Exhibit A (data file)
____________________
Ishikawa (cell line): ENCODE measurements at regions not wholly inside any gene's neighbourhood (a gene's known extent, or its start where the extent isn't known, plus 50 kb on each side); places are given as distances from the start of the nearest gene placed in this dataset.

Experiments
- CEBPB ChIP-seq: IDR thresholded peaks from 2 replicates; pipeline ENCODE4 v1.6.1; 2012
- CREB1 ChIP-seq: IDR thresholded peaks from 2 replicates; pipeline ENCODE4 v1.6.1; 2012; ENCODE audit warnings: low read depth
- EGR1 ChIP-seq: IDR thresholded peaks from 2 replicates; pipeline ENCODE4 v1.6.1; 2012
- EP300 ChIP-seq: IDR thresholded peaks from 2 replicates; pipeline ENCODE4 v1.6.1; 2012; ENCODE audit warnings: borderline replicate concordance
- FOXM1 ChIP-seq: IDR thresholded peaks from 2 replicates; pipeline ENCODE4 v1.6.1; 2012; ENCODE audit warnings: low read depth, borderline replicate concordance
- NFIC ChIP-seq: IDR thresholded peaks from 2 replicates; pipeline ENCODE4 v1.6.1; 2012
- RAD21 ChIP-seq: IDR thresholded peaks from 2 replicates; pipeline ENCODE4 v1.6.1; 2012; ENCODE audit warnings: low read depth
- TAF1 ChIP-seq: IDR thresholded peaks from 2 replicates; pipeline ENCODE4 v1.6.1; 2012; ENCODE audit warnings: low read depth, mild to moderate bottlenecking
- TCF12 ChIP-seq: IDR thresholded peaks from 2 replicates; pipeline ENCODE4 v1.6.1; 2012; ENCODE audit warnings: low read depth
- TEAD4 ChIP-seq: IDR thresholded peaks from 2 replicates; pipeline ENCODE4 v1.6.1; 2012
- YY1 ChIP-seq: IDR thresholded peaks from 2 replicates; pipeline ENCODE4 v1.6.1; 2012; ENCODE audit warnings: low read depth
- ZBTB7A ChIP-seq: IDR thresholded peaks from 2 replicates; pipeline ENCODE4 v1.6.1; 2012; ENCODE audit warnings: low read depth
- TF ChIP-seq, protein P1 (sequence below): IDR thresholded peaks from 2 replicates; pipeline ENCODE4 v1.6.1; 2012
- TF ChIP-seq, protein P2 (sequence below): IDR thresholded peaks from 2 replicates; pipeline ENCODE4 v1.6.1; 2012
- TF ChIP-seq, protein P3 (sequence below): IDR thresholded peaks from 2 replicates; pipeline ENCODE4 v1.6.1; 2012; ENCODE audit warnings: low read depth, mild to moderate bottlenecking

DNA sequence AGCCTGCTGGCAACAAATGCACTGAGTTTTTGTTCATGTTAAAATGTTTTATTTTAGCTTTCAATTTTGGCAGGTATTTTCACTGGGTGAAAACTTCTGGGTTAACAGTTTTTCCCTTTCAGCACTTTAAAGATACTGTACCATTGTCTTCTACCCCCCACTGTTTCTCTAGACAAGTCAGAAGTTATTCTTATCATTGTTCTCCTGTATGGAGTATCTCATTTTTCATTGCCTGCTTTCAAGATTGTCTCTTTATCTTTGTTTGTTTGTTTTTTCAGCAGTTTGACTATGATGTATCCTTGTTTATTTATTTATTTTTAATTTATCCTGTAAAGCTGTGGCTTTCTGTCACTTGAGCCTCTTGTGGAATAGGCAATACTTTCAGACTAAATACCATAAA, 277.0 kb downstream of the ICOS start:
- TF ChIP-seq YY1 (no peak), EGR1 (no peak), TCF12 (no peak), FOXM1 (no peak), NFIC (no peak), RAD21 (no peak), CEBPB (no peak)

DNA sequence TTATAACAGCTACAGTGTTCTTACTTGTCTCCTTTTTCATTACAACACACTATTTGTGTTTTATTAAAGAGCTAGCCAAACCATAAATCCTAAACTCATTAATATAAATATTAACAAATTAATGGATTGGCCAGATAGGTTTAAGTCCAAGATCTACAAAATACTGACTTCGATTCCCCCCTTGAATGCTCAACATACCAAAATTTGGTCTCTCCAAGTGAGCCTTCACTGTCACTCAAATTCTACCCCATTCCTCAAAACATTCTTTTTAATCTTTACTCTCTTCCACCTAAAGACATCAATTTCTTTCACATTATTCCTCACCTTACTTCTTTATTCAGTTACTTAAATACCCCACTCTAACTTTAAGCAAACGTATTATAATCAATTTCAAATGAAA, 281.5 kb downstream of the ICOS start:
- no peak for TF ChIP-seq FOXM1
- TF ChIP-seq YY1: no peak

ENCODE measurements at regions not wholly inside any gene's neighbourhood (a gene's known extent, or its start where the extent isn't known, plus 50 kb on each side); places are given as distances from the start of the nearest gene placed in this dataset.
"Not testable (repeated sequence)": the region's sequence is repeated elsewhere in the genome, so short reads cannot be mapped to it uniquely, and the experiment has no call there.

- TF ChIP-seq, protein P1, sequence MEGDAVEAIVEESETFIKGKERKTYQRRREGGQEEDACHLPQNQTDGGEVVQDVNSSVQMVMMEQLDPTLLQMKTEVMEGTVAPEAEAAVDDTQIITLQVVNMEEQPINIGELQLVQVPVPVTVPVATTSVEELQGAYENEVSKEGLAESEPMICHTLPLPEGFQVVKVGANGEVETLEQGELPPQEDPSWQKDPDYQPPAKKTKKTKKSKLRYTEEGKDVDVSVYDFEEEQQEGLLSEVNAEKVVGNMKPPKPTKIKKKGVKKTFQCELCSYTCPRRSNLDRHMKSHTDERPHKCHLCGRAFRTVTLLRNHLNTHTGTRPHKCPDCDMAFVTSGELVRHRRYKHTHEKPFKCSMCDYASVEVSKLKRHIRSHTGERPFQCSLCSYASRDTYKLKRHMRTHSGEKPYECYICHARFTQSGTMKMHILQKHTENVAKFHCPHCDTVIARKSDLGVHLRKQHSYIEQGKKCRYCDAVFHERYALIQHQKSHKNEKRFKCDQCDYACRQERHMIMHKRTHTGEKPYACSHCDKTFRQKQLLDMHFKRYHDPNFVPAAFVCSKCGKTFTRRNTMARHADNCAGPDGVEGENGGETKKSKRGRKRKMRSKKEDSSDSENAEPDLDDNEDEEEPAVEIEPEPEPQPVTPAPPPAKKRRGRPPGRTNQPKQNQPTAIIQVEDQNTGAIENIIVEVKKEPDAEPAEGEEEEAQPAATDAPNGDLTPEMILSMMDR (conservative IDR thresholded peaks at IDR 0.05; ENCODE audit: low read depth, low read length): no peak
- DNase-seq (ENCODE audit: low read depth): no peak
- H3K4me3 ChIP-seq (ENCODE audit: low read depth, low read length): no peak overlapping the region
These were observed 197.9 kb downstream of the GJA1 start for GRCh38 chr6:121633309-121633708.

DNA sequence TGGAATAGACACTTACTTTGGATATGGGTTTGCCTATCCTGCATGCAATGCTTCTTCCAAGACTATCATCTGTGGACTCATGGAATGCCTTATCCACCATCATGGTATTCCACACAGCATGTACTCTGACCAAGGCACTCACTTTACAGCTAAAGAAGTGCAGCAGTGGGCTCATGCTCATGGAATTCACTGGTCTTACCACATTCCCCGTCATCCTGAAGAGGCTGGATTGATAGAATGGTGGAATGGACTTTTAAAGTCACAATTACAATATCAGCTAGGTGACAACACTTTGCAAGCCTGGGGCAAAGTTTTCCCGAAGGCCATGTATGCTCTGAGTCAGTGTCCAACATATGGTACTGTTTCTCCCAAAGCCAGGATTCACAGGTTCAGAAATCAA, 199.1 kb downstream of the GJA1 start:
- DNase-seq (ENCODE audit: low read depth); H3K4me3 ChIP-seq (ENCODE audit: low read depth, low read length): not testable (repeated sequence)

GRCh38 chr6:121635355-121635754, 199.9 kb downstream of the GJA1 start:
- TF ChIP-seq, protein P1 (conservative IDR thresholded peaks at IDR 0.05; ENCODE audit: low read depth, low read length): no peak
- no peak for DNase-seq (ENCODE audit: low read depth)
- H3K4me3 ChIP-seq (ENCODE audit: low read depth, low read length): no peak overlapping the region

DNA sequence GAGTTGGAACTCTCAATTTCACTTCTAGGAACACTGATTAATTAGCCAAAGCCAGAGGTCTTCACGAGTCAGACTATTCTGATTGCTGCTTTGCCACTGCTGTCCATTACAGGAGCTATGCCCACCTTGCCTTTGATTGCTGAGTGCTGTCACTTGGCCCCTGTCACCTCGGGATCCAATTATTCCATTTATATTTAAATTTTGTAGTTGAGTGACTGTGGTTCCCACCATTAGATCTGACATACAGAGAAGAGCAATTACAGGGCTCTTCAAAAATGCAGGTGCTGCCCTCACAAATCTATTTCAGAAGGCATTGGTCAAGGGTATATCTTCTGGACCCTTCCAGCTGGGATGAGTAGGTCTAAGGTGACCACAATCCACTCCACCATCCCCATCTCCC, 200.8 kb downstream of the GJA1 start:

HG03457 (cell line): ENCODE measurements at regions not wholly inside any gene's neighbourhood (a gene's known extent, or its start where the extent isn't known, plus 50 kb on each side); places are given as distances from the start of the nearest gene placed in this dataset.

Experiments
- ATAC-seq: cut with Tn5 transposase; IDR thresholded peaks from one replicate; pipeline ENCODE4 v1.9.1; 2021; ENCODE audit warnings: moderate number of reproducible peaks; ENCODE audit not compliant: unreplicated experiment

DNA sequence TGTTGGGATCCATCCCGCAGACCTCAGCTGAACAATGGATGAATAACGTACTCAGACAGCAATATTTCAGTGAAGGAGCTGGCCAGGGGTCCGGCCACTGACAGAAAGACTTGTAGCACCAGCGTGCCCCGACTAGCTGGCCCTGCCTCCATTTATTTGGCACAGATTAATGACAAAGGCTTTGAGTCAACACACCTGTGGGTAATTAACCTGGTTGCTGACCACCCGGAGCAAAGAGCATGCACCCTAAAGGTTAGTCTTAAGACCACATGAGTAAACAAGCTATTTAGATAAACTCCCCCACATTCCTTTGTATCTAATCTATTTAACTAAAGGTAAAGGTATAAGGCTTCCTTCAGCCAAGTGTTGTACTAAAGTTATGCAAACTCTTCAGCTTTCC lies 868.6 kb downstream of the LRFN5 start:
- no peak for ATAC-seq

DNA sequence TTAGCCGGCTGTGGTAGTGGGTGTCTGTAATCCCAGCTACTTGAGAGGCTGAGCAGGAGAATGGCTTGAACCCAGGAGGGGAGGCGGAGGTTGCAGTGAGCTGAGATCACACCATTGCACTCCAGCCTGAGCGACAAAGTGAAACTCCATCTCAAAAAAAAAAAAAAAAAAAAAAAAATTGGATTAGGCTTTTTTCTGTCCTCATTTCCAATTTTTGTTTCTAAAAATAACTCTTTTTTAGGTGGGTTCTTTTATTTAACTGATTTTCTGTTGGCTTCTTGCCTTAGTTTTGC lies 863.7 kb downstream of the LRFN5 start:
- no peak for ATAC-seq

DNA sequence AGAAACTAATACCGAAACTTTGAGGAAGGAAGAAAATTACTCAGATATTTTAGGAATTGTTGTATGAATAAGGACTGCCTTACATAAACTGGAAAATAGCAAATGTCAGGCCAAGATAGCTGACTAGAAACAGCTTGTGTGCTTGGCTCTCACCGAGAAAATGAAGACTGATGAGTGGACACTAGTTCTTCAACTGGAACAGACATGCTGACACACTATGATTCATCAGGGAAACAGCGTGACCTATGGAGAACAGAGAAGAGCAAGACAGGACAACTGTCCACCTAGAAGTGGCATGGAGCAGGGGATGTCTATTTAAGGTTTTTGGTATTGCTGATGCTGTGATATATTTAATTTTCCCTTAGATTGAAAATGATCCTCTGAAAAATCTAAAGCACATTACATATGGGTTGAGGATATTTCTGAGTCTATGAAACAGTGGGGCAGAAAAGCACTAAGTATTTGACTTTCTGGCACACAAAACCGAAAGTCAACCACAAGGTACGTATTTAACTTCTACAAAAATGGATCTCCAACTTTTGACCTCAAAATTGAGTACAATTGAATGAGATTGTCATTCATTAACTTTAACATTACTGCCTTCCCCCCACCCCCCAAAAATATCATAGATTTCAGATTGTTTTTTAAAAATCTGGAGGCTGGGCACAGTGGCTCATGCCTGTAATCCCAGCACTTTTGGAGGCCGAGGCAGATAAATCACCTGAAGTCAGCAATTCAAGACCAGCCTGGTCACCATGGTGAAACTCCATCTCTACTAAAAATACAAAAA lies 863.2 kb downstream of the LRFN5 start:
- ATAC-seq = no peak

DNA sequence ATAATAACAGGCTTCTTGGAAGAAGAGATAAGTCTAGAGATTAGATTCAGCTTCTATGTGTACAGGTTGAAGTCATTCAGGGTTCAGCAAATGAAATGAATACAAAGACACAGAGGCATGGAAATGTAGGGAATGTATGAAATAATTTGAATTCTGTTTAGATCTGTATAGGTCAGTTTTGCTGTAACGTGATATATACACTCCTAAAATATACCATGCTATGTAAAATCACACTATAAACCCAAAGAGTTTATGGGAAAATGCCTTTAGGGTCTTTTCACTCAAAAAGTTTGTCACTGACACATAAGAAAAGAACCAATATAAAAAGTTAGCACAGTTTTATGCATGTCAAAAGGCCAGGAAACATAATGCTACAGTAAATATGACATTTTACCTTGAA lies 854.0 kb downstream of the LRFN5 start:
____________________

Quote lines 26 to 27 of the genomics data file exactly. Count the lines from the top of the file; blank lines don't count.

- DNase-seq (ENCODE audit: low read depth): no peak
- H3K4me3 ChIP-seq (ENCODE audit: low read depth, low read length): no peak overlapping the region